You may have noticed a pattern in my poetry lately. I’m writing an essay on poetry in the civil rights movement. This is one of my favorite poems that I have found so far. Langston Hughes has to be one of my favorite poets now.

I speak in the name of the black millions
Awakening to action.
Let all others keep silent a moment
I have this word to bring,
This thing to say,
This song to sing:

Bitter was the day
When I bowed my back
Beneath the slaver’s whip.

That day is past.

Bitter was the day
When I saw my children unschooled,
My young men without a voice in the world,
My women taken as the body-toys
Of a thieving people.

That day is past.

Bitter was the day, I say,
When the lyncher’s rope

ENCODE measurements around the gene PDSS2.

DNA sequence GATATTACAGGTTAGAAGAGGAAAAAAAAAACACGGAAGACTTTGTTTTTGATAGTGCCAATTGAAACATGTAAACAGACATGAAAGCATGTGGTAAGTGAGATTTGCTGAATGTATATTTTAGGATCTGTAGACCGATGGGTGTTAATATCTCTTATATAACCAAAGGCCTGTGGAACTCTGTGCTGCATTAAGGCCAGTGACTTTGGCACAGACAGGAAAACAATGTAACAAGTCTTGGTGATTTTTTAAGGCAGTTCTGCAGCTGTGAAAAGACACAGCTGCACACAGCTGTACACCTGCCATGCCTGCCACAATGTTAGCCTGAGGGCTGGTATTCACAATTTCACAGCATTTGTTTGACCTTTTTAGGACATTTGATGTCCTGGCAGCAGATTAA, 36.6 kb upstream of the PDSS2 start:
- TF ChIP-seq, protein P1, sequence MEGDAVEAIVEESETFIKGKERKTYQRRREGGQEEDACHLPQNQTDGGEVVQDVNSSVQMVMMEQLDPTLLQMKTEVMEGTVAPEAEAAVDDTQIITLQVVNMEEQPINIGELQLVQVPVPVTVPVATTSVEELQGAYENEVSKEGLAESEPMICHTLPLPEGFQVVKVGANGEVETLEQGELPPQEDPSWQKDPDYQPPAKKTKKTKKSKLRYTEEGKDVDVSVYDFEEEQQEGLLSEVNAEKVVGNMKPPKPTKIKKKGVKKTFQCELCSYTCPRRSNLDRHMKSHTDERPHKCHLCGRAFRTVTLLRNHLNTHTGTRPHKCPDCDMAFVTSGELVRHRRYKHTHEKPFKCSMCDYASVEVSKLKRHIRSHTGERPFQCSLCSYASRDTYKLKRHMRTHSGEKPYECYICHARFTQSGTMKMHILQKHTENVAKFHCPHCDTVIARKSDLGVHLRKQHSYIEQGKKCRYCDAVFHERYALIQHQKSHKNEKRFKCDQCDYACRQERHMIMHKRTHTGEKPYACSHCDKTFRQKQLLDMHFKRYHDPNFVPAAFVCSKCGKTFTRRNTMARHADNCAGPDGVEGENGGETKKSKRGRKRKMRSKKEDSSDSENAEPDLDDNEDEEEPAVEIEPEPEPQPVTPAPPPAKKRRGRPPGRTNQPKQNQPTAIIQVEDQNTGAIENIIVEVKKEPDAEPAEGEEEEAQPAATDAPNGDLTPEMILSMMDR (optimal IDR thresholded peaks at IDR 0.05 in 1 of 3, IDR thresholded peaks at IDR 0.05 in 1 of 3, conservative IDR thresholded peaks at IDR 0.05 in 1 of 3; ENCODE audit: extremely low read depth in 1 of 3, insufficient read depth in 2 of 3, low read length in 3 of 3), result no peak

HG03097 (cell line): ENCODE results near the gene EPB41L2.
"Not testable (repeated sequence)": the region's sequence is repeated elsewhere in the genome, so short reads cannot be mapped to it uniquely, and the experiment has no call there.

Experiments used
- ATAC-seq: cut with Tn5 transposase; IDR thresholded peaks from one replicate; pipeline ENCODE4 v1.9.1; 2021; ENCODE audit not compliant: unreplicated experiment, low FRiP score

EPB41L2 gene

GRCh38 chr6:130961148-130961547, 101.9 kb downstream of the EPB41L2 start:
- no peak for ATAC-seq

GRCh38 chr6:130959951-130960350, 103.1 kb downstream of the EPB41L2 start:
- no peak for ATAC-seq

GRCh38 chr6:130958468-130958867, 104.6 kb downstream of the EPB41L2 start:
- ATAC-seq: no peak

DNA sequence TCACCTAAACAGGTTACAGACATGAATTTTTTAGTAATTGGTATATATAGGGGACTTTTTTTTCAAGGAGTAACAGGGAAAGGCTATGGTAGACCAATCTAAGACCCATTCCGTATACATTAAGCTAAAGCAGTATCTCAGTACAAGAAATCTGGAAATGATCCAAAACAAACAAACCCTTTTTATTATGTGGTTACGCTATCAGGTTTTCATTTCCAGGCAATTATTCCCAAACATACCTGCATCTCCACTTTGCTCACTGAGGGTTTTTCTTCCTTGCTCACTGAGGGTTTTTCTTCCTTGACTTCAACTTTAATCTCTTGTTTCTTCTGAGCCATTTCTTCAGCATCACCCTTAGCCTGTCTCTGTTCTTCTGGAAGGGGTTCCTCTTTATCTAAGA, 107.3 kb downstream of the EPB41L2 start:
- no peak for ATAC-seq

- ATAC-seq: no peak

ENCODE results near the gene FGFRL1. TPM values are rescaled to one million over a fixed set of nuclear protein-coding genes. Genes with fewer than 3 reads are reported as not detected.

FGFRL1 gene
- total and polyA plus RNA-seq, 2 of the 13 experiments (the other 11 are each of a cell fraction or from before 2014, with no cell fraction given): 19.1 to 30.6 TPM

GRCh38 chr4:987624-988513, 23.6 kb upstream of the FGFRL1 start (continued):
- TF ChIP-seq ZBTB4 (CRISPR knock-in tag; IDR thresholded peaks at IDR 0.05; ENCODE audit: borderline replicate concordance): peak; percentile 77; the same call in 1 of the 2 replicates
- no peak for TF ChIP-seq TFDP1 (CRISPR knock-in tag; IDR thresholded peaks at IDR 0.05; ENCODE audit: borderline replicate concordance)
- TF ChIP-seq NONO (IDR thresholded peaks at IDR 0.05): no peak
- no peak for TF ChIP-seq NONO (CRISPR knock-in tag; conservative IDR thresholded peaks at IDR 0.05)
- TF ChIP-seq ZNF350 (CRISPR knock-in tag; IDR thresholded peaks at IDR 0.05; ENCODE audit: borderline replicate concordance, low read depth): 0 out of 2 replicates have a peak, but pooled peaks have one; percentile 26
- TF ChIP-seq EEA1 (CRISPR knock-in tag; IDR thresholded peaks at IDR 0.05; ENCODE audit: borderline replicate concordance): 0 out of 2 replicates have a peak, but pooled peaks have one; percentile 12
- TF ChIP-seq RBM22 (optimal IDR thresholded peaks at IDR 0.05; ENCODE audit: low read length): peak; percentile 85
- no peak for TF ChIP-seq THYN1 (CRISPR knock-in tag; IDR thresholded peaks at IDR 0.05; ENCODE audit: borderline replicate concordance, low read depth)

Hung about my neck,
And the fire scorched my feet,
And the oppressors had no pity,
And only in the sorrow songs
Relief was found.

That day is past.

I know full well now
Only my own hands,
Dark as the earth,
Can make my earth-dark body free.
O thieves, exploiters, killers,
No longer shall you say
With arrogant eyes and scornful lips:
“You are my servant,
Black man-
I, the free!”

That day is past-

For now,
In many mouths-
Dark mouths where red tongues burn
And white teeth gleam-
New words are formed,
Bitter
With the past
But sweet
With the dream.

Tense,
Unyielding,
Strongand sure,
They sweep the earth-
Revolt! Arise!
The Black
And White World
Shall be one!
The Worker’s World!
The past is done!
A new dream flames
Against the
Sun!
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